Have We Seen the Last of the Celtics-Lakers Rivalry?

Apr 3, 2016; Los Angeles, CA, USA; Los Angeles Lakers forward Kobe Bryant (24) shoots over Boston Celtics
Apr 3, 2016; Los Angeles, CA, USA; Los Angeles Lakers forward Kobe Bryant (24) shoots over Boston Celtics /

Will the historic Celtics-Lakers rivalry ever be restored?

With Kobe Bryant draining turnaround jumpers to the tune of “MVP! MVP!” and the Celtics offense being berated with jabs of “Boston Sucks! Boston Sucks!” over the course of Boston’s 107-100 victory over the Los Angeles Lakers on Sunday night at the Staples Center, you would have thought that the animosity shared between the two sides had returned to late-2000s or mid-1980s level height.

However, despite the intensity that Bryant emblazoned in his valiant 34-point effort, bringing back memories of when Number 24 ravaged the Celtics and became the most potent rival of Paul Pierce, Kevin Garnett, and Ray Allen, this was indeed his last showing in the historic rivalry. It leaves us to wonder whether the two foes will ever share an NBA Finals and return to the pinnacle of their coasts.

While the Celtics build towards the mindset of a contender in the Eastern Conference with a brilliant head coach in Brad Stevens, a confident, defensive-minded group of players, a plethora of upcoming draft picks, and salary cap room to sign a premier free agent in the upcoming summers, the Lakers are a team in disarray. Without the threat of an All-NBA First Team-caliber scorer and defender such as Bryant, it is difficult to envision Los Angeles catapulting themselves into contention anytime soon.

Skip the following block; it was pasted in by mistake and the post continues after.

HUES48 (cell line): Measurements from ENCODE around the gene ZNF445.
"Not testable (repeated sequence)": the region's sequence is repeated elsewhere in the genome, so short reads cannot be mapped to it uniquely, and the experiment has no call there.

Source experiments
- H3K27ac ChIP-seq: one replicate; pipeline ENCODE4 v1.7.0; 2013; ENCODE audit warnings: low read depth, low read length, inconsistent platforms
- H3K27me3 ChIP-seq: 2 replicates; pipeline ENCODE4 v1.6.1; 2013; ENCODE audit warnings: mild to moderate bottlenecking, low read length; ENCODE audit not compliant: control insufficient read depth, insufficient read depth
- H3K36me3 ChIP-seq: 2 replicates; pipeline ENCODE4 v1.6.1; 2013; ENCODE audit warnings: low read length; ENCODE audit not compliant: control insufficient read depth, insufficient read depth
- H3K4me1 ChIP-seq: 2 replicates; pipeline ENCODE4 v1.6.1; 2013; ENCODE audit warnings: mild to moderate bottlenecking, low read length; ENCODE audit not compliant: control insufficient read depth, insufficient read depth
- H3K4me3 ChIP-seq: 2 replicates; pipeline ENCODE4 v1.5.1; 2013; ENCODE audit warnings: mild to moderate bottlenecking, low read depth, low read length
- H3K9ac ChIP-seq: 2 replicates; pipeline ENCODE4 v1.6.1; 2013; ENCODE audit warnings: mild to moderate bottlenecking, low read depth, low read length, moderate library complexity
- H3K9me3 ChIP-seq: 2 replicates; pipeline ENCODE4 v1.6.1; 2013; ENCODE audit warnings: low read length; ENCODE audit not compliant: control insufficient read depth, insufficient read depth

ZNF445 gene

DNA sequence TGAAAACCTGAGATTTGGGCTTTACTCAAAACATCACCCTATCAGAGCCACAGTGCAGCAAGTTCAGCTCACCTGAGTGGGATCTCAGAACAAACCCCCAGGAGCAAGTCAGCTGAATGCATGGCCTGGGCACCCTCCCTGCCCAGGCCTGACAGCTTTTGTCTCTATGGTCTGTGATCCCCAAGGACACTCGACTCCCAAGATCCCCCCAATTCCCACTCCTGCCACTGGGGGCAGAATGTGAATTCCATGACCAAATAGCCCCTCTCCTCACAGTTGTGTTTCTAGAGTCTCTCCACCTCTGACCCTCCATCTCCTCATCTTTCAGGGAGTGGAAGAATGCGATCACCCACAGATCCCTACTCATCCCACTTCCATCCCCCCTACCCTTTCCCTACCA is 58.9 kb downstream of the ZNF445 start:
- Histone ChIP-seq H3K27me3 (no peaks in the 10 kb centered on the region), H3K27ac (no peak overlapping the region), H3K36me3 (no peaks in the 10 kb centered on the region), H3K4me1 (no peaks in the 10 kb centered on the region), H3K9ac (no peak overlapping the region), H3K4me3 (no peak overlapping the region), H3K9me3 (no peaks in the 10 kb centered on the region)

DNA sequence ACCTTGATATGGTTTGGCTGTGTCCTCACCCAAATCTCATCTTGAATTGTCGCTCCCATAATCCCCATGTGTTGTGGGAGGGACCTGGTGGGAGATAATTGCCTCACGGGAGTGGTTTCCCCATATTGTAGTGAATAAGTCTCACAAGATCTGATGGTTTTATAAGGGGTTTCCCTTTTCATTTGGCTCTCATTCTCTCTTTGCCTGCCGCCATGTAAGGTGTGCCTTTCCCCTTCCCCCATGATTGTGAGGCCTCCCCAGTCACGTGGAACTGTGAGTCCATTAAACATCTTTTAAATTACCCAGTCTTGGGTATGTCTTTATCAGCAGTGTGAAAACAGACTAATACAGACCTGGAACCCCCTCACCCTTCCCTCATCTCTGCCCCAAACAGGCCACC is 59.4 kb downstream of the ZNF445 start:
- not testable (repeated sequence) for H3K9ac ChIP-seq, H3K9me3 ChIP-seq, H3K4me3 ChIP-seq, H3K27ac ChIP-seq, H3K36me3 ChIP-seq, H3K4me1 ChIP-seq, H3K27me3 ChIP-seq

Head coach Byron Scott is on his way out after a horrendous two-year stint in which the franchise endured its most tumultuous down-swing in its storied history. The group is also currently without a leader to fix the losing ways of the locker room or a free agent draw to attract the likes of Kevin Durant or Russell Westbrook in coming free agency periods.

In fact, the team is second fiddle in the own city in which it has dominated throughout much of its tenure in California, with the 48-28 Clippers drawing the attention and celebrities. However, despite the dire state of the Lakers in the present day, let’s not close the door on a rivalry between Los Angeles and Boston in the near future.

Whereas the Brooklyn Nets have tarnished their future through a multitude of ill-advised trades and free agent signees, their California counterparts at the bottom of the NBA standings have placed themselves in an enviable spot in terms of rebuilding.

With lottery picks in each of the last two seasons, the Lakers have stockpiled multiple high-level talents in Julius Randle, a bruising power forward with a knack for garnering double-doubles who torched the Celtics for 20 points and 10 rebounds in Sunday’s matchup. In addition they drafted point guard D’Angelo Russell last year, who makes up for his lack of maturity with a surplus of scoring ability, having averaged 15.9 points per game in March.

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Both of these budding stars are under 22 years old, and could form a vaunted tandem for seasons to come should the Lakers resist the urge to ship Russell following his well-reported debacle with teammate Nick Young over the past week.

Furthermore, 2014 second-rounder Jordan Clarkson has morphed into a dangerous scorer and a bonafide starter out of the backcourt, putting up 26 points in a morale-boosting win over the Miami Heat last week. The Lakers will hold onto their 2016 first-rounder should it fall into the top three selections, giving them a shot at landing the highly-touted Ben Simmons out of LSU or Brandon Ingram from Duke, otherwise it goes to the Philadelphia 76ers.

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While Los Angeles might be at the bottom of the Western Conference with a 16-60 record, it might not be far-fetched to believe that they could rekindle their rivalry with the Celtics in a meaningful fashion in the coming years.